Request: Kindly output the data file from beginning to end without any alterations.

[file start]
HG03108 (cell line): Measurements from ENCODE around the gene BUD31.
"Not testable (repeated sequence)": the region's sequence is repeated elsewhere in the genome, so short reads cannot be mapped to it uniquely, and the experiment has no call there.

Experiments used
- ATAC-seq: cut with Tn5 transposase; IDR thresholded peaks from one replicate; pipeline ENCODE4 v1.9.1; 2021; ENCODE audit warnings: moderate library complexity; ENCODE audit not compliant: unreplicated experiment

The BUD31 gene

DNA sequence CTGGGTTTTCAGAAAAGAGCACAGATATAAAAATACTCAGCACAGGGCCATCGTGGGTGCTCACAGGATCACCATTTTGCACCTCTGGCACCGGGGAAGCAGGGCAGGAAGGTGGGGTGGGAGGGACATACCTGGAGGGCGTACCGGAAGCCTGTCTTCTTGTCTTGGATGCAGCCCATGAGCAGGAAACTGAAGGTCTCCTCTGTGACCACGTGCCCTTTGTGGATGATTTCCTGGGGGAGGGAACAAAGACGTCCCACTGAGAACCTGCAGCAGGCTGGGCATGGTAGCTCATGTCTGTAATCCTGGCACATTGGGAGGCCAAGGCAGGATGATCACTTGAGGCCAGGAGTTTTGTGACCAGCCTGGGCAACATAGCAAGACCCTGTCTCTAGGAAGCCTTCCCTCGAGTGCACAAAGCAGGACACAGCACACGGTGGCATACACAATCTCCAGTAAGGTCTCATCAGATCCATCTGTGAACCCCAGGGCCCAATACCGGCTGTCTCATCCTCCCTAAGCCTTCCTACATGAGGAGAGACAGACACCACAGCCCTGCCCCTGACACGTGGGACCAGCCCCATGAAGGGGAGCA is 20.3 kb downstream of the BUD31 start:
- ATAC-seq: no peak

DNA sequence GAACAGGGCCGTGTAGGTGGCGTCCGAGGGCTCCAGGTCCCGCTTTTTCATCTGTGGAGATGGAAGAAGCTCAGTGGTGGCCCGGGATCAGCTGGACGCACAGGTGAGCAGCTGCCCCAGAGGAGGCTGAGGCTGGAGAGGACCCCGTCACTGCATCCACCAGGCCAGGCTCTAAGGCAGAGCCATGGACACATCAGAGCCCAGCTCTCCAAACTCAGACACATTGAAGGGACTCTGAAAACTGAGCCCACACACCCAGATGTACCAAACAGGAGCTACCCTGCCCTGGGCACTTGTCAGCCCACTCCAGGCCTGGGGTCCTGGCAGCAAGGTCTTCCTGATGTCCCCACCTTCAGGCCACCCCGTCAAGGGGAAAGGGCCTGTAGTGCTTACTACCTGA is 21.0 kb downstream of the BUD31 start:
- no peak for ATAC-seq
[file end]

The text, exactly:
HG03108 (cell line): Measurements from ENCODE around the gene BUD31.
"Not testable (repeated sequence)": the region's sequence is repeated elsewhere in the genome, so short reads cannot be mapped to it uniquely, and the experiment has no call there.

Experiments used
- ATAC-seq: cut with Tn5 transposase; IDR thresholded peaks from one replicate; pipeline ENCODE4 v1.9.1; 2021; ENCODE audit warnings: moderate library complexity; ENCODE audit not compliant: unreplicated experiment

The BUD31 gene

DNA sequence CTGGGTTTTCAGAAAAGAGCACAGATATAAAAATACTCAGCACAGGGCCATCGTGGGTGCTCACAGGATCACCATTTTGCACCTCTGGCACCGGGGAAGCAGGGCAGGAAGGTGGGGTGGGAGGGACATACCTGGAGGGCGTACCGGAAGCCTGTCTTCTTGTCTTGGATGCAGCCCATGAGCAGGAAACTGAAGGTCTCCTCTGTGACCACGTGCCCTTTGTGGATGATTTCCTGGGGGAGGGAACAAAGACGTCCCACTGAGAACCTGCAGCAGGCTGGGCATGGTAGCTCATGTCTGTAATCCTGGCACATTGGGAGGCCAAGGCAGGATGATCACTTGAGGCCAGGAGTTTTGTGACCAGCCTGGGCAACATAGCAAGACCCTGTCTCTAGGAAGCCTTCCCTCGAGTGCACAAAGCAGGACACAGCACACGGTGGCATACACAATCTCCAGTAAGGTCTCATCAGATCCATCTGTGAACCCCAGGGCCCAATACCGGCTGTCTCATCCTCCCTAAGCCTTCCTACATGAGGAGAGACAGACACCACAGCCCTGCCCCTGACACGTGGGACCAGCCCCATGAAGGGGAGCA is 20.3 kb downstream of the BUD31 start:
- ATAC-seq: no peak

DNA sequence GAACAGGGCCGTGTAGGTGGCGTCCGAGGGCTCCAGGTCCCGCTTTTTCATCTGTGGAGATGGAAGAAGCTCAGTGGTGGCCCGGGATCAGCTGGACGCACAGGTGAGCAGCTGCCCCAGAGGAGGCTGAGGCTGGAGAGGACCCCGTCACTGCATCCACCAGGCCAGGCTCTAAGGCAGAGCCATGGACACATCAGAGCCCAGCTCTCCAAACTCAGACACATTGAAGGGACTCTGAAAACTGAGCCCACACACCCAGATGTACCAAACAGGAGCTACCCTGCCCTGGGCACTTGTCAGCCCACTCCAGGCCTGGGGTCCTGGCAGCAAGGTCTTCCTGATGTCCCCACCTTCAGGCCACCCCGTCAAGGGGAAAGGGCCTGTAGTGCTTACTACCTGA is 21.0 kb downstream of the BUD31 start:
- no peak for ATAC-seq